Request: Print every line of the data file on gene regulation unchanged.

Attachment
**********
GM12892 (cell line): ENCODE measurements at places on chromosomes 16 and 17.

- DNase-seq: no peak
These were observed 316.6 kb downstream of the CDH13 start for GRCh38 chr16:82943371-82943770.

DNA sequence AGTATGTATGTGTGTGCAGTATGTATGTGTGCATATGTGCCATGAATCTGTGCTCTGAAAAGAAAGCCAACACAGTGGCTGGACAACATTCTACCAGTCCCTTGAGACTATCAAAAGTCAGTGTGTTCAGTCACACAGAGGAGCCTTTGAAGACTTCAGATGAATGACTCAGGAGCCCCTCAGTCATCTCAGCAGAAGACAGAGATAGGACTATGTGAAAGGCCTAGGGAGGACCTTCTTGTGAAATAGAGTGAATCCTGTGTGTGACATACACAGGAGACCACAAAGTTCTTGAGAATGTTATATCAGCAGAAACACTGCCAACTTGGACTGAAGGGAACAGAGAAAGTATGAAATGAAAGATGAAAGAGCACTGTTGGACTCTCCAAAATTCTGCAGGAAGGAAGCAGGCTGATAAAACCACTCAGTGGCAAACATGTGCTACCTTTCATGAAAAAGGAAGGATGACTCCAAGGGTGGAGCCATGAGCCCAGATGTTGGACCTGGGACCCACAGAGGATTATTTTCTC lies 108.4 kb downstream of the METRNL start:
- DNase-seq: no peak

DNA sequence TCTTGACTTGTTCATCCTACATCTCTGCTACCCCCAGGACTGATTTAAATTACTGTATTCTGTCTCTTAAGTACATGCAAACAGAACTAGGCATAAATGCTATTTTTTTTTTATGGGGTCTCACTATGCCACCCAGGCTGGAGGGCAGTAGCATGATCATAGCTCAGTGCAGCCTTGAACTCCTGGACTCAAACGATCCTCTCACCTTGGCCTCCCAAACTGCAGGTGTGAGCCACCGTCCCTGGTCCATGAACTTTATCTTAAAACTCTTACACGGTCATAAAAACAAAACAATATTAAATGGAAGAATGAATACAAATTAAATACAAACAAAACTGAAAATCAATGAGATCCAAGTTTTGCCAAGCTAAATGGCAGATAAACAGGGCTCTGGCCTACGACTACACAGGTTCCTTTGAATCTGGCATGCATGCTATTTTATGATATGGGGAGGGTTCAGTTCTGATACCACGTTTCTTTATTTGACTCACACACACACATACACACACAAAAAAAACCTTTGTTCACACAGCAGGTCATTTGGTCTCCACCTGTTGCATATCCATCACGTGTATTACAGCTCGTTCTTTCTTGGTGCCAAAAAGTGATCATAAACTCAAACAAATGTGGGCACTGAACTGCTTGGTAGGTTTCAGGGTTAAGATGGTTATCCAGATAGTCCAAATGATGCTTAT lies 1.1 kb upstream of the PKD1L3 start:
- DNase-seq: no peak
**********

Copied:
GM12892 (cell line): ENCODE measurements at places on chromosomes 16 and 17.

- DNase-seq: no peak
These were observed 316.6 kb downstream of the CDH13 start for GRCh38 chr16:82943371-82943770.

DNA sequence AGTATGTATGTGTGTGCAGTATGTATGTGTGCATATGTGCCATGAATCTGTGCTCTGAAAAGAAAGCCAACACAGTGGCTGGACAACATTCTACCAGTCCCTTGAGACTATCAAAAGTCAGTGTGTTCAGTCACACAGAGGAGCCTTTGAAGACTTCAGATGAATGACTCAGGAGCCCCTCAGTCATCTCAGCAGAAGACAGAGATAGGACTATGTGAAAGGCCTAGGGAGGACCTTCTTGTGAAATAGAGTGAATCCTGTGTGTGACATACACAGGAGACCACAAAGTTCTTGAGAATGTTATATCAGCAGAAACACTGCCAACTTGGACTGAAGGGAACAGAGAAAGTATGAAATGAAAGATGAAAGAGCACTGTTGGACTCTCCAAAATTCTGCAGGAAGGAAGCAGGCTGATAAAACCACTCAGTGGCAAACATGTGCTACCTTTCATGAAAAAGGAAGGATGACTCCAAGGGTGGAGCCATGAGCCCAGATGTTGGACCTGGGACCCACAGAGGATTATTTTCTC lies 108.4 kb downstream of the METRNL start:
- DNase-seq: no peak

DNA sequence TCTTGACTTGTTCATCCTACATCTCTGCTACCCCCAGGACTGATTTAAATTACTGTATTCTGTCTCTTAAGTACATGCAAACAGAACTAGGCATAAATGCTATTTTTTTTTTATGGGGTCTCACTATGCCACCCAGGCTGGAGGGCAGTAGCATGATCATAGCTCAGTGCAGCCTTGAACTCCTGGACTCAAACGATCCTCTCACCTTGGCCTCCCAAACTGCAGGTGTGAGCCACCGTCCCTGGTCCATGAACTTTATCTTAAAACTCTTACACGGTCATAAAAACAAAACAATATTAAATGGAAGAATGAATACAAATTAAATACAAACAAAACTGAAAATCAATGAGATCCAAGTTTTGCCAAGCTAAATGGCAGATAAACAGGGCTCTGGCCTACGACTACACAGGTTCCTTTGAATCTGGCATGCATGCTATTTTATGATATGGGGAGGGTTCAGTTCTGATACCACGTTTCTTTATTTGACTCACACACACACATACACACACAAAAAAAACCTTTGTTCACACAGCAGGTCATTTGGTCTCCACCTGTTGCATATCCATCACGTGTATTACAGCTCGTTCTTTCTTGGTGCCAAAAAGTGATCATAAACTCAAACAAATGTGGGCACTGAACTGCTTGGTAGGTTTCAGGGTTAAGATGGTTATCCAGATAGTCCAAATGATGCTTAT lies 1.1 kb upstream of the PKD1L3 start:
- DNase-seq: no peak